Part 3/3: Improving staff motivation leads to a more productive workforce, and yet most business leaders are going about it the completely wrong way. Part 3 of this series looks at how providing a workplace culture of autonomy, mastery and purpose supercharges staff motivation leading to increased productivity and retention.
We know most management and incentive structures are demotivating to staff, now we explore key habits to stop and new practices to start to supercharge staff motivation and productivity in your workplace.
Improving staff motivation leads to a more productive workforce, and yet most business leaders are going about it the completely wrong way. In fact, most management structures and staff reward programs are having the opposite effect of demotivating staff!
As we come to the end of another year, like us you are probably wondering where the time went. Whilst the world may appear more uncertain as we continue to be bombarded by bad news, we thought you might enjoy some much needed positive news.
Here, Phil Ruthven, the founder of IBIS World expounds the virtues of data, outlining an evidence-based perspective debunking myths on various topics such as crime, inequality, the ageing population and marriage.
We hope you enjoy this short article as much as we did - 5 minutes well spent.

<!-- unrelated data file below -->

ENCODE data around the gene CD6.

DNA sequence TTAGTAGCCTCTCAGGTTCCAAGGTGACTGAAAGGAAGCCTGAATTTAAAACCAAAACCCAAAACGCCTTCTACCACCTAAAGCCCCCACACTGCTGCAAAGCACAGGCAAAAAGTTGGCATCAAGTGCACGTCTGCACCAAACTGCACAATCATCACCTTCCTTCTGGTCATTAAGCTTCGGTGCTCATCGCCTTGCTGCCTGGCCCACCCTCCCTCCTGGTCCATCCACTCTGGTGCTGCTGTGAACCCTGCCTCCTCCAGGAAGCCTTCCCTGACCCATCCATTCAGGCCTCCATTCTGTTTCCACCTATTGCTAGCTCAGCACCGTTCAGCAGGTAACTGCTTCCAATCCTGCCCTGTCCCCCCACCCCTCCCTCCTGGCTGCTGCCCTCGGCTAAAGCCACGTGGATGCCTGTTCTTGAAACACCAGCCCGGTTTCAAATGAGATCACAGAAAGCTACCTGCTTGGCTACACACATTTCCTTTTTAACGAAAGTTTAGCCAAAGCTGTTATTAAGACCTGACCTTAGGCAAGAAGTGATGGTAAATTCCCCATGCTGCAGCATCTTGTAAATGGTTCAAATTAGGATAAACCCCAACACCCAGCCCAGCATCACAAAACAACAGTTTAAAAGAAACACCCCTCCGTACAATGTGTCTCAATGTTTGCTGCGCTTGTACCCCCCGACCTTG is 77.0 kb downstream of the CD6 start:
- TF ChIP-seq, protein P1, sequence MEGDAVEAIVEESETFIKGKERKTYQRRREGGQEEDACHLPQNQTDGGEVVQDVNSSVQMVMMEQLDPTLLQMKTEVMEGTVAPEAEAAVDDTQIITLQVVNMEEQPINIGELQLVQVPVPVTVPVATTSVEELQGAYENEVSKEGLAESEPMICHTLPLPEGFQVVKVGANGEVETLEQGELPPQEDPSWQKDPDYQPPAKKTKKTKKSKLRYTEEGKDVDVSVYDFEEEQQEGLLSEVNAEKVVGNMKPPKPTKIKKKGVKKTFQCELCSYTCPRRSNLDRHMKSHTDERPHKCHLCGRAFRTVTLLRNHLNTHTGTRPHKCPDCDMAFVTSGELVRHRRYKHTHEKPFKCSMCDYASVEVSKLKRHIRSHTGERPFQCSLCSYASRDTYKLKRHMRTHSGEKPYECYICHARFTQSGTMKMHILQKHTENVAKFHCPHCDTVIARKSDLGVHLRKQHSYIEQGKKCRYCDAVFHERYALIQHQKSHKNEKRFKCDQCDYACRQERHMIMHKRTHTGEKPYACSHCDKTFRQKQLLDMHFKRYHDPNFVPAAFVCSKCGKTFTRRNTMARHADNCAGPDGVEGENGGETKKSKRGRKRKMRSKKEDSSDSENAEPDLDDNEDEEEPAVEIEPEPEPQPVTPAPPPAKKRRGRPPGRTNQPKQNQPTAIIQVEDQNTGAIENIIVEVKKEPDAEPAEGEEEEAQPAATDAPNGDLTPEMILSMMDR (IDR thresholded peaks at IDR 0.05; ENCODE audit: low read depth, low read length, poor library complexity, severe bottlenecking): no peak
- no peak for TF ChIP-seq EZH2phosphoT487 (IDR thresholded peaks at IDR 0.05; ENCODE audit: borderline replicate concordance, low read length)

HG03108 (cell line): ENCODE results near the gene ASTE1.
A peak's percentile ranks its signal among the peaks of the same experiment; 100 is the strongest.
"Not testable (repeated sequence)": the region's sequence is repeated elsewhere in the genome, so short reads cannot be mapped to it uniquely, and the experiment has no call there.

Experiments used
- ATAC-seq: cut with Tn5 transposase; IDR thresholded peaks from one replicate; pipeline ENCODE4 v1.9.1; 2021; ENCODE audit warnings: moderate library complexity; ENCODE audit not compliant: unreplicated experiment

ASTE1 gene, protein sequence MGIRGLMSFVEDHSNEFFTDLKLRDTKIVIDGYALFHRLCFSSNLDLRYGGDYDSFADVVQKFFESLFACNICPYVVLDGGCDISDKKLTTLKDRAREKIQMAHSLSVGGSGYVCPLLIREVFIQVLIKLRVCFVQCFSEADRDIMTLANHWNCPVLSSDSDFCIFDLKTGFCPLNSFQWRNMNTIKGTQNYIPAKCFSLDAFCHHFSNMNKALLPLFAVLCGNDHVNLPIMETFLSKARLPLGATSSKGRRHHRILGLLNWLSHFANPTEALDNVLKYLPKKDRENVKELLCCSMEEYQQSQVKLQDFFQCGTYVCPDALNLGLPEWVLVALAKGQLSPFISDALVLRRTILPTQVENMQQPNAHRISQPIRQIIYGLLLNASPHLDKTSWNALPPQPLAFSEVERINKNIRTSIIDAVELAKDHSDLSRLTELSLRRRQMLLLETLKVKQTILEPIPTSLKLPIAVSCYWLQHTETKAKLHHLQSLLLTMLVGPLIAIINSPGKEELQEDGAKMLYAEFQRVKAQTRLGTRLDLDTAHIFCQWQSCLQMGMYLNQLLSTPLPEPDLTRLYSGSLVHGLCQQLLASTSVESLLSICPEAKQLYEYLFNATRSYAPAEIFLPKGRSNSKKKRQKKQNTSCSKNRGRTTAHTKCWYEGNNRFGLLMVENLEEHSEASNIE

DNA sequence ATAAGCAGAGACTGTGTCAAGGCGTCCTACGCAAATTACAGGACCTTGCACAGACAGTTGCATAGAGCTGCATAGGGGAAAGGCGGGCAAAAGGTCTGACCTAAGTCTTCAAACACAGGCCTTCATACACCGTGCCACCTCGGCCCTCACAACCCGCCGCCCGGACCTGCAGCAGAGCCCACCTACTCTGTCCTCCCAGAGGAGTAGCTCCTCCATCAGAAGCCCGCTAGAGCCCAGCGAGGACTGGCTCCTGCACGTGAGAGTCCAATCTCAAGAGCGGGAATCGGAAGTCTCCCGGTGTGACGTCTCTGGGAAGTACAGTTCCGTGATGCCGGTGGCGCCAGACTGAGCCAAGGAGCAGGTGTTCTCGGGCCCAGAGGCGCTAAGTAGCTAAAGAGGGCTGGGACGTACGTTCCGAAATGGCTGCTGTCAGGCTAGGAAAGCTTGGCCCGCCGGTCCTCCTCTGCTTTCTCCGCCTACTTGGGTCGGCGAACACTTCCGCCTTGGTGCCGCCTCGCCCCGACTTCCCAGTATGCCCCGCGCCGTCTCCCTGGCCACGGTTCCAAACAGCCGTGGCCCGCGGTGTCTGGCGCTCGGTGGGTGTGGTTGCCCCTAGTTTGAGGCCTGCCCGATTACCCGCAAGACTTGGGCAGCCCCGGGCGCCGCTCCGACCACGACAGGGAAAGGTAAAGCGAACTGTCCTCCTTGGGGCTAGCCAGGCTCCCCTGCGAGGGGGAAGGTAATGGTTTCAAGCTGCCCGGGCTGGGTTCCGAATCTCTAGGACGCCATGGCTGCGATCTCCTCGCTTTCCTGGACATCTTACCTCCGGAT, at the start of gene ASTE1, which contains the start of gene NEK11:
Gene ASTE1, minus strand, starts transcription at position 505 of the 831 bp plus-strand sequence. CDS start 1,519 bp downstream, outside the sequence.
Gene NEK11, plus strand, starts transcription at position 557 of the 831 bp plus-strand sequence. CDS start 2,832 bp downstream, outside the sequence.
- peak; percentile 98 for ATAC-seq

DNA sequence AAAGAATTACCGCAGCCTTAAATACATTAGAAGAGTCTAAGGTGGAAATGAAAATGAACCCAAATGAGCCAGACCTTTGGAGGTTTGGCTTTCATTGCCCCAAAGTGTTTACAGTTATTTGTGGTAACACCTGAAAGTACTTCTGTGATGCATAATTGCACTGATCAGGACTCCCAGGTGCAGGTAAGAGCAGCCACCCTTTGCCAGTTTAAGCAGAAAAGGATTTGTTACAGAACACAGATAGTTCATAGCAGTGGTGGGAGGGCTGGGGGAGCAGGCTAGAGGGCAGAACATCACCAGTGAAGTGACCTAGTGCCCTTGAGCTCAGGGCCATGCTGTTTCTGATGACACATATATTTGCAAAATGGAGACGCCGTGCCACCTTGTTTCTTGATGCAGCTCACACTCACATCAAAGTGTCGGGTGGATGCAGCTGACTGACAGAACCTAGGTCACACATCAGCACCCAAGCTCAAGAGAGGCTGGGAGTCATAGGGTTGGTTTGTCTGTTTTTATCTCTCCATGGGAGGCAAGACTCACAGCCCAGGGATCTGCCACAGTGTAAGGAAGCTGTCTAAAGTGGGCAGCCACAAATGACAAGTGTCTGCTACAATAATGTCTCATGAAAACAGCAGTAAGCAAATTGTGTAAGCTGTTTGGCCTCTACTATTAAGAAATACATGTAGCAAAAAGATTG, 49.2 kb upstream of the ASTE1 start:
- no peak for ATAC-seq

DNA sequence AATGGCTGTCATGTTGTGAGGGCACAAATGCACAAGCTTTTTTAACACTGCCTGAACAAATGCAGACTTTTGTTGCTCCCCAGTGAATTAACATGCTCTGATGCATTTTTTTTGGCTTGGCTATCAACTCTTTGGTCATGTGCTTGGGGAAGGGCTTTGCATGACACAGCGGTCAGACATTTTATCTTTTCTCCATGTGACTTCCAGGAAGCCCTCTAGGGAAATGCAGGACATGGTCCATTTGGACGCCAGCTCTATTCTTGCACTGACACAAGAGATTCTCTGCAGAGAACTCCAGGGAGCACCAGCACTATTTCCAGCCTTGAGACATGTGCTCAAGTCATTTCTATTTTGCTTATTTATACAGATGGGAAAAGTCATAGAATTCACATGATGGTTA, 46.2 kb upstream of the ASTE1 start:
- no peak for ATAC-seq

Larger, more traditional businesses offer the potential for significant capital, distribution and scale to smaller, more agile businesses who bring smarts and IP.
As seen this month with Wal-Mart’s record-setting $US3.3b acquisition of the year-old e-commerce retailer Jet.com, large players are not put off by the infancy of a business and are paying for opportunity, expertise and innovation.
I was struck by Philip Baker's article in the Financial Review last week entitled 'When a High PE is really a low PE' touching on the mistakes people make valuing businesses.
Here I further explore the way acquirers value a private business and how you can ensure you create your own market when selling your business.
I think the notion of ‘Preparing your business for sale or Exit’ is a complete oxymoron. When I hear professionals spout on about this increasingly fashionable topic fuelled by the impending retirement of the baby boomers I often wince and want to run in the other direction denying I ever worked in M&A. Why?
Go to any business broker or M&A Firm to sell your business and the first thing they’ll probably do is start preparing a detailed Information Memorandum (IM).
Wind forward a few weeks or months and most business owners work out that this was a very bad idea.
So why is producing an Information Memorandum the completely wrong approach to selling your business?